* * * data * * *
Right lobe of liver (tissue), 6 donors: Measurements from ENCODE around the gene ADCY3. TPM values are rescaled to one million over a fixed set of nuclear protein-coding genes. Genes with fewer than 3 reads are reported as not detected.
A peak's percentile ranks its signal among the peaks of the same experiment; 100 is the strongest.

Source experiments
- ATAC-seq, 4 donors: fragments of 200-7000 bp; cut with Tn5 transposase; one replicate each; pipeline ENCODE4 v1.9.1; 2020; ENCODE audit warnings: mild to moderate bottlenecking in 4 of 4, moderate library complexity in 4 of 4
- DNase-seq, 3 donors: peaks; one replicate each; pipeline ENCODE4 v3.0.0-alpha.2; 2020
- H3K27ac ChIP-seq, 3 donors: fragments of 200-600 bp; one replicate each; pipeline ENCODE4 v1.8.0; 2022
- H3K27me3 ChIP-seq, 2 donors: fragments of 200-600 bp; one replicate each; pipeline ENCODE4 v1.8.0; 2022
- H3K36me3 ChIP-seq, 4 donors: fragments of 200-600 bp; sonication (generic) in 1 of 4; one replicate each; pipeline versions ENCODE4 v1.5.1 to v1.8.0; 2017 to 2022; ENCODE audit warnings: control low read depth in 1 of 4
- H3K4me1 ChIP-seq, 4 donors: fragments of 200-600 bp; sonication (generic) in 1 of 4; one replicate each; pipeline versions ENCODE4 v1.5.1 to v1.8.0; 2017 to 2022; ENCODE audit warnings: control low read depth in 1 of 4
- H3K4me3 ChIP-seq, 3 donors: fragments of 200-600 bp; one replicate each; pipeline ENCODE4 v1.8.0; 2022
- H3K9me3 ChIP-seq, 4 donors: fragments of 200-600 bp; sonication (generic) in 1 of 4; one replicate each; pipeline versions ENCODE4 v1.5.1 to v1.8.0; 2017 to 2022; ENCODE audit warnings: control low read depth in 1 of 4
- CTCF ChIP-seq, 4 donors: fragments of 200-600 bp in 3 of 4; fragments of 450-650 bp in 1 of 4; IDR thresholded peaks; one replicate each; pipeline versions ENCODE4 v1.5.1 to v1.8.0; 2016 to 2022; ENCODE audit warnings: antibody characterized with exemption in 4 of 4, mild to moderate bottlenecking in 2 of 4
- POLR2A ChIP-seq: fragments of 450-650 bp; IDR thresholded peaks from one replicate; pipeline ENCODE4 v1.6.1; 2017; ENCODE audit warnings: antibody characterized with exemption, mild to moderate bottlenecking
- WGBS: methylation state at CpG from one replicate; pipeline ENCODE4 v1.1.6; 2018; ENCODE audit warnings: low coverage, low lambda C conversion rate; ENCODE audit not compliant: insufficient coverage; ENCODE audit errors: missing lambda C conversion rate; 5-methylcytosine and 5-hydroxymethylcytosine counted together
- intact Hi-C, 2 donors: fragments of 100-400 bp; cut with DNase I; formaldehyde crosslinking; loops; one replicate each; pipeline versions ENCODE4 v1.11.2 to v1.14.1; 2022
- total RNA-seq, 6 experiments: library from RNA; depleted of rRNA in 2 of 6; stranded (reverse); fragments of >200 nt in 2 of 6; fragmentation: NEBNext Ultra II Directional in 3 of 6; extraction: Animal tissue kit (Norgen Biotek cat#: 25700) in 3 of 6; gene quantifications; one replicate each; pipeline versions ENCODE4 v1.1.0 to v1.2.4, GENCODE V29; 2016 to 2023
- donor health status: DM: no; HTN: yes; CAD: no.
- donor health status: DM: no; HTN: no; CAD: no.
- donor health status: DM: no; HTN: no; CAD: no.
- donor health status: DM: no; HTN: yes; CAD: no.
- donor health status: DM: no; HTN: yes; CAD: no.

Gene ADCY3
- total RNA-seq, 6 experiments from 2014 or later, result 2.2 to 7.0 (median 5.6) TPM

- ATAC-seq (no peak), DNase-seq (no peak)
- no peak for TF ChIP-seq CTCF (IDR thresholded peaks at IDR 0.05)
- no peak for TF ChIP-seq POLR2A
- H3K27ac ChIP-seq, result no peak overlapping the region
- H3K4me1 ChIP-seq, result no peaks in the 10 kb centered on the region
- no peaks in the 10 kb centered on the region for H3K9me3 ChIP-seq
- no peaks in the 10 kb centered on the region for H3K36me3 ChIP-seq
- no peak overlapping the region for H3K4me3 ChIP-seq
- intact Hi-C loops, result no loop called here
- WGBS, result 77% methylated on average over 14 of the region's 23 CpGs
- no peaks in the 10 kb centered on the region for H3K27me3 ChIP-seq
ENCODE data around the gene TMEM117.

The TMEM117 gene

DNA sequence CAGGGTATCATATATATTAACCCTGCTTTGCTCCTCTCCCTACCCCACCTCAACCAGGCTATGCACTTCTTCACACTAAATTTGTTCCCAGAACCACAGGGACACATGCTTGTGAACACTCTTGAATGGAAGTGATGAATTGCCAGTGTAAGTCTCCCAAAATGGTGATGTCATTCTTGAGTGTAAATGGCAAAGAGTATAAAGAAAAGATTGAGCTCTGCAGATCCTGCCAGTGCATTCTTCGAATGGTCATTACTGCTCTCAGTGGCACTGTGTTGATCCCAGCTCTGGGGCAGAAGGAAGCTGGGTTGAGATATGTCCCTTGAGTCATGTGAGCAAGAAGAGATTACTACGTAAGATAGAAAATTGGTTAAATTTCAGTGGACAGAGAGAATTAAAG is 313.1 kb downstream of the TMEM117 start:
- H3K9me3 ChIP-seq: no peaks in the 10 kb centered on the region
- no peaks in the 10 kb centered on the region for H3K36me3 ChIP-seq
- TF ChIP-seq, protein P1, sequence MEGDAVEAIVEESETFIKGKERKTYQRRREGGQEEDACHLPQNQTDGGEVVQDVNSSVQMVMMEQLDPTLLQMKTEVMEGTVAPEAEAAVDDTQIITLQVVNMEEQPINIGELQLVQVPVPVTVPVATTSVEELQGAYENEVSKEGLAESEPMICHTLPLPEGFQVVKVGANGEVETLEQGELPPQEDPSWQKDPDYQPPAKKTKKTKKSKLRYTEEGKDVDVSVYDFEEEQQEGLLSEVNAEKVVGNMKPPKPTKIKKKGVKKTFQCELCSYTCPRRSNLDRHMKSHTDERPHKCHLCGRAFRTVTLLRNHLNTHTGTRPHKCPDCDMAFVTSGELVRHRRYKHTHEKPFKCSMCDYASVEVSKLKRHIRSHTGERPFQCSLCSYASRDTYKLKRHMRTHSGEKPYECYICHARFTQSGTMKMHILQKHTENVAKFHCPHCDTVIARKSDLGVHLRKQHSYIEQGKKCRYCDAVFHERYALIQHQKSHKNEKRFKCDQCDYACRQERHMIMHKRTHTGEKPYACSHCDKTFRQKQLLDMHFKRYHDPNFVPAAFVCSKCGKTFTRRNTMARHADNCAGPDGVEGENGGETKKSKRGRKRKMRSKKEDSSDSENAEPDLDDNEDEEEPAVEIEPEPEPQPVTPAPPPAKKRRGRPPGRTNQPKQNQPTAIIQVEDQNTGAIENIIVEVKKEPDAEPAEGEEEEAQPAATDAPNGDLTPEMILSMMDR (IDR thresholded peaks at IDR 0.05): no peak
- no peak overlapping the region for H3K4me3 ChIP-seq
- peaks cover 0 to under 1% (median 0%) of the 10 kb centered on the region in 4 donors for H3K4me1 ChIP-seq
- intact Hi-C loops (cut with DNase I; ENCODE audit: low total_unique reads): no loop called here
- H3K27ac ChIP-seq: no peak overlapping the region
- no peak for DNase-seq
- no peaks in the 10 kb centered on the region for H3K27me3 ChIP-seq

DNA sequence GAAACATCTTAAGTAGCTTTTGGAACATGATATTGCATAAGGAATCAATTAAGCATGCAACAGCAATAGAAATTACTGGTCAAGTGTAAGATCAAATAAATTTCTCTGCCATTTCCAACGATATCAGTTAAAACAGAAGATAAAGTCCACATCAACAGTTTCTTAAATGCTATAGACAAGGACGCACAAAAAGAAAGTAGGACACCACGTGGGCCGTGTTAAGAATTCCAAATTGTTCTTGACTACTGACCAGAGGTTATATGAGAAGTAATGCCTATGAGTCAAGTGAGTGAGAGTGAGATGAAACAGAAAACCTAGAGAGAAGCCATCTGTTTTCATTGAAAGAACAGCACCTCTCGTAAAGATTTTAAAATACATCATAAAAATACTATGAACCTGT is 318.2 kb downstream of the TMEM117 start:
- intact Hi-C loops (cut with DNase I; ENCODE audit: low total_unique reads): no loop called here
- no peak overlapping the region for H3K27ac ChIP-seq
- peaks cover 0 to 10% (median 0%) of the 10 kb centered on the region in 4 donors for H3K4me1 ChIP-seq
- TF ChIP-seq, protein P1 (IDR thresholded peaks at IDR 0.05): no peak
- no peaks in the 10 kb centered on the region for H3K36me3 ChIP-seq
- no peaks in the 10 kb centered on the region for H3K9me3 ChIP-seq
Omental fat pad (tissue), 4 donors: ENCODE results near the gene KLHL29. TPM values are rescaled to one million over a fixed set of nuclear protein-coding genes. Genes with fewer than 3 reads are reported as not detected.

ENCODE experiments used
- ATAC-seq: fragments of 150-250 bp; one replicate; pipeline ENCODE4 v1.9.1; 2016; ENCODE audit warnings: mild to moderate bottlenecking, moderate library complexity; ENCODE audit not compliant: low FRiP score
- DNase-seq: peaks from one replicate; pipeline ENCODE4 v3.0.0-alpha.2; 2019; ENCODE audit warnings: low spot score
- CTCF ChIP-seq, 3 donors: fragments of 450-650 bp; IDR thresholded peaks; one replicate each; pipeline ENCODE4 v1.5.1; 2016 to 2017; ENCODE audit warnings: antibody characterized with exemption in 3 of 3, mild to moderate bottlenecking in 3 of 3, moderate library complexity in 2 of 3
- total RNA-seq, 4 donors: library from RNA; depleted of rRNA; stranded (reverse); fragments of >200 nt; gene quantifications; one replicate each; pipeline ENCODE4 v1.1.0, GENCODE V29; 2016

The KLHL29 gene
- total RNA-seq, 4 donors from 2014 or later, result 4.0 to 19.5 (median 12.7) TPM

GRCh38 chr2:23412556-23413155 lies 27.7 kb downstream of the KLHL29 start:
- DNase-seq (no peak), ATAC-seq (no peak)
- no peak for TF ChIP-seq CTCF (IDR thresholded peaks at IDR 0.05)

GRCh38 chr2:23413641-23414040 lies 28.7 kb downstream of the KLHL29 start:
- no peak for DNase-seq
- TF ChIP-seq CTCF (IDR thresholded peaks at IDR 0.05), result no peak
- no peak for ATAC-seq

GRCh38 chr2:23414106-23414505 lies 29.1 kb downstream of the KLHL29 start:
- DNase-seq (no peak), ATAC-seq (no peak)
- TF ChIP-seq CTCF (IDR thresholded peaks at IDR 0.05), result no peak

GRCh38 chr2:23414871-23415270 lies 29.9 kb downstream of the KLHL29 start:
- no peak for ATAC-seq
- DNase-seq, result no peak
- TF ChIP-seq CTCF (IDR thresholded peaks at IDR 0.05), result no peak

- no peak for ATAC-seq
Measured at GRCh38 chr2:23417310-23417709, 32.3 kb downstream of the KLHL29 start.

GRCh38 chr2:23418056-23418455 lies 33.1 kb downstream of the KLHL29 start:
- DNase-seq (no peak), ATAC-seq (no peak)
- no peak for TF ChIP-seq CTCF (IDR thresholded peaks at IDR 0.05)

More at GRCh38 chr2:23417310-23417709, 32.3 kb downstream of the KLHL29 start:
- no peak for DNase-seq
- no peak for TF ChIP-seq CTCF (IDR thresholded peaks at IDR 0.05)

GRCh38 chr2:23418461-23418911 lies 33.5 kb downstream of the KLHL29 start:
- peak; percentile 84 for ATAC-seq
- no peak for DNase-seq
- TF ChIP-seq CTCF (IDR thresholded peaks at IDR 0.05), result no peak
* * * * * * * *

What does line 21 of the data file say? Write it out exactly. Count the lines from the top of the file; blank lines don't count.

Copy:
- donor health status: DM: no; HTN: yes; CAD: no.